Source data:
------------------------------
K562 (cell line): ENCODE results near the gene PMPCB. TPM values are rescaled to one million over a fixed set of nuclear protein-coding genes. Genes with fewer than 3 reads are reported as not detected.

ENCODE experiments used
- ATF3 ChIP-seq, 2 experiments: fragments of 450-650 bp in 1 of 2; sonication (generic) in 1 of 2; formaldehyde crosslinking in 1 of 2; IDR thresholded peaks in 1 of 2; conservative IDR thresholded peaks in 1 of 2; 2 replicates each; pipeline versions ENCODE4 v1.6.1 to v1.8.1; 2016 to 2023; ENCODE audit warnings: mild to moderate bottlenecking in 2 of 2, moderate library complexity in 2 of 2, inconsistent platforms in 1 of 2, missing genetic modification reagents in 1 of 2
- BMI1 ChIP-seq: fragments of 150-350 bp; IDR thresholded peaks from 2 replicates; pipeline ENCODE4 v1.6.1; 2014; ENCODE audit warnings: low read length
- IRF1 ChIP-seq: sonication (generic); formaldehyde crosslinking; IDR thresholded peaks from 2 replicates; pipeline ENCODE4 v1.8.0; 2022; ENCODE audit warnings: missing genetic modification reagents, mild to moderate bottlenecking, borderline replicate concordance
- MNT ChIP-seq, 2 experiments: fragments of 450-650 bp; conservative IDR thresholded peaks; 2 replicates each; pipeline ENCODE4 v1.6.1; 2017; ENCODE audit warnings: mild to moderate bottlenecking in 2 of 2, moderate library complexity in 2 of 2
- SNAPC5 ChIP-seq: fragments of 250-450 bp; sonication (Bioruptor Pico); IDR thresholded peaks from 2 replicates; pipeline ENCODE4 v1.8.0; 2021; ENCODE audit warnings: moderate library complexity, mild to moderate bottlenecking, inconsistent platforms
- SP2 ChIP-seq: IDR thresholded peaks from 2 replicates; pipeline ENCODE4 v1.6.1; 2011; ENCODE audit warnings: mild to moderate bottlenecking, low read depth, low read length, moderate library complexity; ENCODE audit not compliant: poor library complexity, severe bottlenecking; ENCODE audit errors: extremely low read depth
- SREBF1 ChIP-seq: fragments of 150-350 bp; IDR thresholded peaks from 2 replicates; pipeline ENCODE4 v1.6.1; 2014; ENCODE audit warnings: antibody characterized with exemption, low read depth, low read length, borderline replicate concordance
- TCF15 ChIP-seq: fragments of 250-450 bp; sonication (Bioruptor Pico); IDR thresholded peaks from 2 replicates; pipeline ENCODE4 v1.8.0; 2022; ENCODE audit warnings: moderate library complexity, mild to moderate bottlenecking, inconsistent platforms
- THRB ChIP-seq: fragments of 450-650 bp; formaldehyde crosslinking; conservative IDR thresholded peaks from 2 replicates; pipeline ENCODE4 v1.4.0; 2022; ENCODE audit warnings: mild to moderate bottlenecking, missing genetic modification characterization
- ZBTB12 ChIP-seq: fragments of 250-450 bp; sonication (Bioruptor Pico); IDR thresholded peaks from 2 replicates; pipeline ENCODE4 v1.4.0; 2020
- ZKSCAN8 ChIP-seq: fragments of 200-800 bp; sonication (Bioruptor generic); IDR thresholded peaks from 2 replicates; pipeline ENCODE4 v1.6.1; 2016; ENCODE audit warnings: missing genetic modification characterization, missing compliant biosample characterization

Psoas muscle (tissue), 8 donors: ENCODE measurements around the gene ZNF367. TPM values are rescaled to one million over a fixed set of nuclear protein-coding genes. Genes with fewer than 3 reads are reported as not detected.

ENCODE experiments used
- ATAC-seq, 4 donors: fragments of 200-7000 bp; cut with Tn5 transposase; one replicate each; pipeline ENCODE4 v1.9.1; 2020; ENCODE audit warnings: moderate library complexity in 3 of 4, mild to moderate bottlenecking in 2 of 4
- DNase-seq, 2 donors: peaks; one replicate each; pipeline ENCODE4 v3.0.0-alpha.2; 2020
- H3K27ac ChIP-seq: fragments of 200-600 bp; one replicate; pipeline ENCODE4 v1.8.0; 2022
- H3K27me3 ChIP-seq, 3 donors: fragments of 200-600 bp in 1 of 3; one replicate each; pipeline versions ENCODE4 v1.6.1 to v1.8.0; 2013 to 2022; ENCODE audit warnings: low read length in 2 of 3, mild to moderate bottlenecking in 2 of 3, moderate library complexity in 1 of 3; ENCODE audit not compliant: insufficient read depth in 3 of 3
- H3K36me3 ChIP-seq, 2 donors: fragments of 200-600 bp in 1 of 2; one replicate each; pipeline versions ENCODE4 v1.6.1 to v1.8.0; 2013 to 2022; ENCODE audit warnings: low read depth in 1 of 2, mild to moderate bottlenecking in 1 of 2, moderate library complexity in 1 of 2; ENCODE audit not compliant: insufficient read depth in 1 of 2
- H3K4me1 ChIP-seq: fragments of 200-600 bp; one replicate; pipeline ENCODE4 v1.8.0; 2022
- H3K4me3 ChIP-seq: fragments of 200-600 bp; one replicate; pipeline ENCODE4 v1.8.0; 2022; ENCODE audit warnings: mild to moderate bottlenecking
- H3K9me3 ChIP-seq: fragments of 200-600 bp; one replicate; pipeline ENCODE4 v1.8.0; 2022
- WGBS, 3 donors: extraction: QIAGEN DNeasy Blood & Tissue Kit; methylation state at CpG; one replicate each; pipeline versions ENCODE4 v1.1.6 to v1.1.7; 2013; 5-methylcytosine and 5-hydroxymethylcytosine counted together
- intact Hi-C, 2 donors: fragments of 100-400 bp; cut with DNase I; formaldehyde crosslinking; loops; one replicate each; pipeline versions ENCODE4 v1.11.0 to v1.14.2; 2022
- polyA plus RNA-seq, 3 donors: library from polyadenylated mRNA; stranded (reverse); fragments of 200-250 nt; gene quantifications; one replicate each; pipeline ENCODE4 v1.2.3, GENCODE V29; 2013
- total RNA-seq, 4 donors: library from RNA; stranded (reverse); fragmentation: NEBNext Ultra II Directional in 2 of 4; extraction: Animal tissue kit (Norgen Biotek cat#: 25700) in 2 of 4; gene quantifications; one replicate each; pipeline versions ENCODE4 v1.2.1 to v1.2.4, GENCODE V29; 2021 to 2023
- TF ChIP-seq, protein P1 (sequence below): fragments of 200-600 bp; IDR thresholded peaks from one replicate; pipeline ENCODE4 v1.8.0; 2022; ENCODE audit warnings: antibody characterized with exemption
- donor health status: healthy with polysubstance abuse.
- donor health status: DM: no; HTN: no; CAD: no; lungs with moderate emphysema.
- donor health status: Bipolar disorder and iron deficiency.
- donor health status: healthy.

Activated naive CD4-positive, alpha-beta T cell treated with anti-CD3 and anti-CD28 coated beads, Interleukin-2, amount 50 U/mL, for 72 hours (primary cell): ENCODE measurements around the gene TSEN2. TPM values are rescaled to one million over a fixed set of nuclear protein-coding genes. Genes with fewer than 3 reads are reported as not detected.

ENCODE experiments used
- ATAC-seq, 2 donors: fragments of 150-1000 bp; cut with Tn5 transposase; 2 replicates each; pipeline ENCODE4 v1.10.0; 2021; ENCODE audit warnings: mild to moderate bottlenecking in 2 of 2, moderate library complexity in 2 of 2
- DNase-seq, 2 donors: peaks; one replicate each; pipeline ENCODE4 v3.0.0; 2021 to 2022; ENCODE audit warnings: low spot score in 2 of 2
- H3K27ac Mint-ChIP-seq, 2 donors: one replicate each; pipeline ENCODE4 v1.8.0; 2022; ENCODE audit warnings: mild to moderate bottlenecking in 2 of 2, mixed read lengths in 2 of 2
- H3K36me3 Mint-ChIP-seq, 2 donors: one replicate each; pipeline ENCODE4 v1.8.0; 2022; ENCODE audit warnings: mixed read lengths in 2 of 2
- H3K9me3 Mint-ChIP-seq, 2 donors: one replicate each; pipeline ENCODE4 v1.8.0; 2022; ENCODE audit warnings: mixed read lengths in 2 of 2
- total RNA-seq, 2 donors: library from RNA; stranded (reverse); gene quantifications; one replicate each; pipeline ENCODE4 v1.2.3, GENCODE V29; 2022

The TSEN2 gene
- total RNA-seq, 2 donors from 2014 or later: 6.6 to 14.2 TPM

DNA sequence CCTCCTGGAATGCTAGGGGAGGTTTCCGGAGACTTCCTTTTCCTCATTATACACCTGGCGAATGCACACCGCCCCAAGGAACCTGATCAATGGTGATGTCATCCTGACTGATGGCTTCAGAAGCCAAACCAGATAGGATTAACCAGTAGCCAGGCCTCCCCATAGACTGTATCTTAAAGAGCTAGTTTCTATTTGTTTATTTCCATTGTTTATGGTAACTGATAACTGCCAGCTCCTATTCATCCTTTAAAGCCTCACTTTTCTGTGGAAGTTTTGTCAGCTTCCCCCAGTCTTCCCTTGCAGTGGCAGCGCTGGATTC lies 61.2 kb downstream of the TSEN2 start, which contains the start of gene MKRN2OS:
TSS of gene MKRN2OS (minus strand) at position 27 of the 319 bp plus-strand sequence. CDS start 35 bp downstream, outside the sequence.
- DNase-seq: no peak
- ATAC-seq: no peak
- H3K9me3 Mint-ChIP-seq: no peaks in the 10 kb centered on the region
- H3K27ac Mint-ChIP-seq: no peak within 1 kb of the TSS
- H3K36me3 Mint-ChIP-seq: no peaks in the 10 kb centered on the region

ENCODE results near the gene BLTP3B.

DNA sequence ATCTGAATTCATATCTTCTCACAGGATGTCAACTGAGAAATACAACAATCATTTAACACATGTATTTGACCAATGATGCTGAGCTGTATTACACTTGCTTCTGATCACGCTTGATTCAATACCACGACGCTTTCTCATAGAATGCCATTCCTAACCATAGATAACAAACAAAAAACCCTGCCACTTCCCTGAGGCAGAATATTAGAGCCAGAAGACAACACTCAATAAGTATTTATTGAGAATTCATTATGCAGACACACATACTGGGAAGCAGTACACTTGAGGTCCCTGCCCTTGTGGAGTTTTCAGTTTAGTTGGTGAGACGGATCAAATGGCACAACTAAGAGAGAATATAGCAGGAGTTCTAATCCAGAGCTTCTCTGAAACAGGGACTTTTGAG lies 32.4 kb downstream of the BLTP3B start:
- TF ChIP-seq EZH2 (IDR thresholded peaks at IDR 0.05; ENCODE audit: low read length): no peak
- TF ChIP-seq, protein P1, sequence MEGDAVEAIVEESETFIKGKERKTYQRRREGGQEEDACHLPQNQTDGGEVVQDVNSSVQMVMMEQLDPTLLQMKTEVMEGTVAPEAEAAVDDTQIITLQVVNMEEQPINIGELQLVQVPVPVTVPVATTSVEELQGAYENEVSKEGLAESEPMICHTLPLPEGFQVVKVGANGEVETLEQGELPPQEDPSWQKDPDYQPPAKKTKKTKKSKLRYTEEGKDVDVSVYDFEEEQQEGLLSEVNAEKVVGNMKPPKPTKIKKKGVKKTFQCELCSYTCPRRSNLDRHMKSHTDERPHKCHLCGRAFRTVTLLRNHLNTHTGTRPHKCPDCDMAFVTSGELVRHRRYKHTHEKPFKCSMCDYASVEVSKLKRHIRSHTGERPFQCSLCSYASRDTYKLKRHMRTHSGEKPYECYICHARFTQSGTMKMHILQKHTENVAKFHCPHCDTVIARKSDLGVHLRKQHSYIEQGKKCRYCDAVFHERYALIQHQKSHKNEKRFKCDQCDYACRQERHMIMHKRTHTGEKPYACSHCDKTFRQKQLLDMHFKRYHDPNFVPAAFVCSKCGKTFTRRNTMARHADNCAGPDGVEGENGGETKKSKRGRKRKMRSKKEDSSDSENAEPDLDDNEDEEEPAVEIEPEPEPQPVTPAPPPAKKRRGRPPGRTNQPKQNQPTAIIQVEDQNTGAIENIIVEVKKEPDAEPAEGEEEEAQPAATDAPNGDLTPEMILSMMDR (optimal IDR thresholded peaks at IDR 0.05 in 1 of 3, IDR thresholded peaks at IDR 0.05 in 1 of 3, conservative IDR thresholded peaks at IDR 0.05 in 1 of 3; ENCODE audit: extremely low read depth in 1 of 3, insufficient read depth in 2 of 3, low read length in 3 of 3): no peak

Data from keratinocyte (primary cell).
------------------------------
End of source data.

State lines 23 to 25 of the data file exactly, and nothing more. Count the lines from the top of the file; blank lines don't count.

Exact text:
- H3K9me3 ChIP-seq: fragments of 200-600 bp; one replicate; pipeline ENCODE4 v1.8.0; 2022
- WGBS, 3 donors: extraction: QIAGEN DNeasy Blood & Tissue Kit; methylation state at CpG; one replicate each; pipeline versions ENCODE4 v1.1.6 to v1.1.7; 2013; 5-methylcytosine and 5-hydroxymethylcytosine counted together
- intact Hi-C, 2 donors: fragments of 100-400 bp; cut with DNase I; formaldehyde crosslinking; loops; one replicate each; pipeline versions ENCODE4 v1.11.0 to v1.14.2; 2022